In honor of the 150th Anniversary of the Battle of Fort Stedman, I’m posting a short letter written by a survivor of that engagement. It was written by Israel Lauffer, a twenty-one-year-old son of a Westmoreland County deacon. During the closing months of the war, Lauffer enlisted in Company K, 211th Pennsylvania Volunteer Infantry, becoming a member of Brigadier General John F. Hartranft’s division, which included six Pennsylvania regiments. After Lt. Gen. John B. Gordon’s Confederates seized the fort during the morning hours of March 25, it fell to Hartranft’s men to retake the position. Forming up in darkness, the Pennsylvanians made their way to the breach, formed into a massive line-of-battle. Surging forward in the open, they took Confederate fire, although they did not suffer heavily. They performed a valuable task, helping to end the last offensive ever undertaken by the Army of Northern Virginia.
Private Lauffer’s letter describes the battle quickly, but accurately. His estimation of the number of Confederate casualties is a pretty close guess—a surprise given that Lauffer was only an enlisted man. I find his description of the wounded men trapped inside Fort Stedman particularly interesting, as well as his propensity to plunder corn bread and buttons from the dead.
Camp of the 211th Reg’t., P. V.
Near Hancock Station, Va.
March the 26th, A. D. 1865.
Brothers and sisters, I[,] this Sabbath morning[,] once more take the pleasure of writing you a few lines to inform you that I am still spared and have good health. I will now inform you of a battle which was fought yesterday, from half past eight o’clock until half past ten o’clock, in the forenoon. The rebels came on our pickets early in the morning and told them that they were coming into our lines. They soon had the pickets taken without firing a shot. They rushed on two of our forts and took them and some prisoners. We left our camp at daylight and had about five miles to march. We run about one-half of the way, as the rebels were fast making their way for the railroad. Our regiment was drawn in line and the 205th on our left and the 207th on our right. This made our brigade. When we were ordered on we went about half way to the forts which had been taken and then fixed our bayonets, and all gave a yell, and the ‘Jonnies’ broke from the forts like sheep, and the stars and stripes were once more placed on the fort. The name of this fort is Fort Steadman. This is the fort that our regiment took. The name of the other I don’t know. These forts and the rebel fort are only about 200 yards apart. Our batteries poured the grape into the forts while the rebels were in them, which soon made them scatter. The shells were flying fast and the minnie balls whizzed past our heads, but the loss in our regiment was very small. I got through without a scratch, and Andrew Wineman and Josiah Maxwell the same. The rebel loss in killed, wounded and prisoners is about 3,000—most prisoners. As soon as we got to the fort about 1,000 prisoners came in with their flag. They told us to go on[,] that we were all right. They said they had been marched about 12 miles the night before. I got a piece of their corn bread. It is corn meal mixed with water and only dried. It was a hard sight to see when we got in the fort. Some had their legs torn off by shells, some shot in the breast, others through the head and almost every place a person can think of. I only saw 5 or 6 of our men inside the fort that were killed. They didn’t get any of our guns. We stayed in the fort until about half past four o’clock, when we went back to camp. This morning I feel all right except my legs are a little tired. I will close, hoping to hear from you soon. I will put a button in this letter, which I got off a dead rebel at the fort.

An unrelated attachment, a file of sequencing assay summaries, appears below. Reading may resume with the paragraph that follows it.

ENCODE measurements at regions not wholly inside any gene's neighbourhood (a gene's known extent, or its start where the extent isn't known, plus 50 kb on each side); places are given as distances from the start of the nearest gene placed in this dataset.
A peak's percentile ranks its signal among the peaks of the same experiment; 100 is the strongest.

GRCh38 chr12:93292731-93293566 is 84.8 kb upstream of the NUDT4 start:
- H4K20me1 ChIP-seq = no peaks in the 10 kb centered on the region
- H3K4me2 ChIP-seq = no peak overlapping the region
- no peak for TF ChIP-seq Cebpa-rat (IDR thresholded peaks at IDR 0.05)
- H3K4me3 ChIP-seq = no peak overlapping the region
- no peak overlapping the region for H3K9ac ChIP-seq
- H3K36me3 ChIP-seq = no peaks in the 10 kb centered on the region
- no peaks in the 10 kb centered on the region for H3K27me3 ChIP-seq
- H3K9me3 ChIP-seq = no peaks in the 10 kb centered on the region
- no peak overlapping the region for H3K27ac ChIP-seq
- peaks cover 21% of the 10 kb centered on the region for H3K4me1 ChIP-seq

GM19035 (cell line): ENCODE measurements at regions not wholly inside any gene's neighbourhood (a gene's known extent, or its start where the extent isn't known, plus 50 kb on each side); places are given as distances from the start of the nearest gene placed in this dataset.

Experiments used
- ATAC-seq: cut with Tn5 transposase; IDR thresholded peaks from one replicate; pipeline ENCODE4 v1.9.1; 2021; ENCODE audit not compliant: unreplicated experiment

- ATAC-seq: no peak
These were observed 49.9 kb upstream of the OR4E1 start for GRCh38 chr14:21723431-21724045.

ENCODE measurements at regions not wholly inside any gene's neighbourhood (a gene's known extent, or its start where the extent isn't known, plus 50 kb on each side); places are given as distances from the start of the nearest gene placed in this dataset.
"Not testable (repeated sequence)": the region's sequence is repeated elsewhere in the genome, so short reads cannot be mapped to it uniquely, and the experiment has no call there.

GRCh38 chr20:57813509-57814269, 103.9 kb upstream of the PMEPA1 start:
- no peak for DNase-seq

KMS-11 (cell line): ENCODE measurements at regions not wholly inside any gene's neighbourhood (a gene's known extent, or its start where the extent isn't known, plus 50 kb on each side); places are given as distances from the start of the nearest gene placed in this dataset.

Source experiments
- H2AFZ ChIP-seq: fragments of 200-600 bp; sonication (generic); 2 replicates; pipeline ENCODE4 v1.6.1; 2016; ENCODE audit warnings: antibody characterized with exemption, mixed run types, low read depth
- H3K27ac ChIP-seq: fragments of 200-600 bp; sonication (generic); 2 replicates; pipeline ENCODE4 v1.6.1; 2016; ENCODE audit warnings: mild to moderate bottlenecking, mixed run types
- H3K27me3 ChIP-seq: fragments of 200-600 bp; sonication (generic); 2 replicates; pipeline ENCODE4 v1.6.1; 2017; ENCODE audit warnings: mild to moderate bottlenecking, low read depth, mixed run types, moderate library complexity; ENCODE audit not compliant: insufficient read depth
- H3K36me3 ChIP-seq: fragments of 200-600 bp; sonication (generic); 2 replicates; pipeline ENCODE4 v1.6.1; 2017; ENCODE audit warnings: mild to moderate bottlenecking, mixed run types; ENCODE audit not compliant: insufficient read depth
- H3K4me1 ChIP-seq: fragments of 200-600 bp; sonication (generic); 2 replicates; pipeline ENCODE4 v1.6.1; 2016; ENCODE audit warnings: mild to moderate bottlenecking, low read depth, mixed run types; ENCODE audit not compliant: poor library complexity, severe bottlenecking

After writing this letter, Lauffer did not have live long. On April 2, he participated in the 9th Corps attack against Fort Mahone. He was killed in action and buried on the field. Certainly, for the remainder of his short life, he must have remembered his division’s epic counterattack against Fort Stedman, a perfect demonstration of “two o’clock in the morning courage.”
|Here is Israel Lauffer photographed prior to his enlistment.|
|This painting by Sidney King depicts the retaking of Fort Stedman. In this image, the viewer is looking west toward Petersburg. Hartranft's men are charging in the foreground.|